October 16, 2020 - 7:00am

Imagine a smoothie made with baked beans. Disgusted? Horrified? You’re supposed to be. Even the greatest bean aficionados like myself have a gag response.

Which is why Innocent Smoothies this week pretended to launch a bean smoothie, alongside a new smoothie with oats in. I can imagine the play-by-play in the marketing focus groups. Oats in a smoothie sounds a bit weird. How can we get people to open their minds? Let’s extend the ‘Overton Window’ for smoothie ingredients by proposing something outlandish. Bean smoothies make oat smoothies seem normal.

Innocent even teamed up with Heinz to make it more plausible. So far, so April Fools Day.

But what’s the exit strategy for a fake product launch? When do you admit you made it up? On the first click-through, surely?

No. That’s when Not-So-Innocent-After-All did something that makes me so angry I want to pour their overpriced fruit sludge over the heads of everyone in their marketing department. They lied about lying. This is the tweet they are now promoting into my timeline:

Click through to their Twitter bio and you will see that the original bean announcement is their pinned tweet. Challenge them on this, as various people have, and they reply “No it isn’t”. Or “The first thread was a typo” or “It was a rumour someone started to discredit us.”

Now, I have liked the jokey tone of Innocent’s brand and packaging since the start. I was here for the funny messages about life on the bottom of the bottles and the quirky observations about recycling and the knitted bobble hats. My children still giggle at the “no pencil cases” or whatever it is on the ingredients list of their kids drinks.

But fake news, and with it the subversion of truth, is one of the existential challenges of our information age. The fundamental basis of a democracy — a common understanding of a shared reality — is under threat by a combination of state and non-state disinformation warriors, egged on by our own political leaders. Fake news is not a tactic for your quirky new brand strategy.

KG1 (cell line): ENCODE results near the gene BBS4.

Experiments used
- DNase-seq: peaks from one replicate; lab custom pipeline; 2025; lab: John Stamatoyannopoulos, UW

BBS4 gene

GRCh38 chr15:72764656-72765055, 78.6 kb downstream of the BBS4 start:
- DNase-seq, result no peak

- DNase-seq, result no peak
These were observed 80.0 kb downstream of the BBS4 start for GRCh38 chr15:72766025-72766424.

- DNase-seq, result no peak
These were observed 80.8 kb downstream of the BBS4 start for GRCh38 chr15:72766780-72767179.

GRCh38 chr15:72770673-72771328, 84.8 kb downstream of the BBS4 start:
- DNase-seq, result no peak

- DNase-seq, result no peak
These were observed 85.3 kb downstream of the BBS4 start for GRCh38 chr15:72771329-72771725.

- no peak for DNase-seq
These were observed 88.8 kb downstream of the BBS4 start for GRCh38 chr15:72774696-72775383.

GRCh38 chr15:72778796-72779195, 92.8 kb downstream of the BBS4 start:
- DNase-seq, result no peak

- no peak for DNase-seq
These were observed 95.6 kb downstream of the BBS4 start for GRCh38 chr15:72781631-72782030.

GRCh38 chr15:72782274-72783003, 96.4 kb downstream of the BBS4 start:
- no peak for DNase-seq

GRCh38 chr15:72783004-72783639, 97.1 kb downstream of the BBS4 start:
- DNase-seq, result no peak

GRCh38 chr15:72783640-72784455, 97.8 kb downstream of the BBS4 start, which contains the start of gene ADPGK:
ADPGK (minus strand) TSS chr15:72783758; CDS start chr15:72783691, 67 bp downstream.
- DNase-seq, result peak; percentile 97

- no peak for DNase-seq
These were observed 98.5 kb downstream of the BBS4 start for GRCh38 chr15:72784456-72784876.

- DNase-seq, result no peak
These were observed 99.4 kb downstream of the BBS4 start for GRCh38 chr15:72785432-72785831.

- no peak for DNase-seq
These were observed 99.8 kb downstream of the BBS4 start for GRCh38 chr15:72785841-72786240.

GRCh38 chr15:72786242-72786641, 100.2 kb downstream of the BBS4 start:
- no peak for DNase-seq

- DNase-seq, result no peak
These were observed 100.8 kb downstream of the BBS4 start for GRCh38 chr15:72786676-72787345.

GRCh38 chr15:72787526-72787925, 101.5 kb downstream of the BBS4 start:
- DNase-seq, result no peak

Innocent’s defence is pretty simple: we knew no-one would believe us. The fake product launch tweets are still available, so no-one will really get confused. Everyone will be able to laugh along. This is pitiful. The joke is this: “No-one has a clue what’s real any more and you can’t trust anything you see on the internet, ha ha ha”. Is that really the band wagon you want to load your drinks onto?

Yes: Donald Trump has shown us that you can get away with it. You can brazenly deny your own words, even when presented with video evidence of you saying them. But for a brand to copy that behaviour for the lolz? It’s grotesque.

And don’t say that this doesn’t matter because it’s only smoothies. Brands matter. Brands exist — they make money, and they bolster institutions — because they build trust. Trust, embodied in the brand, acts as a simple heuristic for us all. It’s a mental shortcut: will the meal taste good? Will the paint stripper work? Will the news be accurate? You don’t need to check, if you trust the brand.

Brands are, in effect, a line of institutional defence against the era of fake news. So if your friendly neighbourhood smoothie maker has given up on defending reality, what hope is there for any of us?

Polly Mackenzie is Director of Demos, a leading cross-party think tank. She served as Director of Policy to the Deputy Prime Minister from 2010-2015.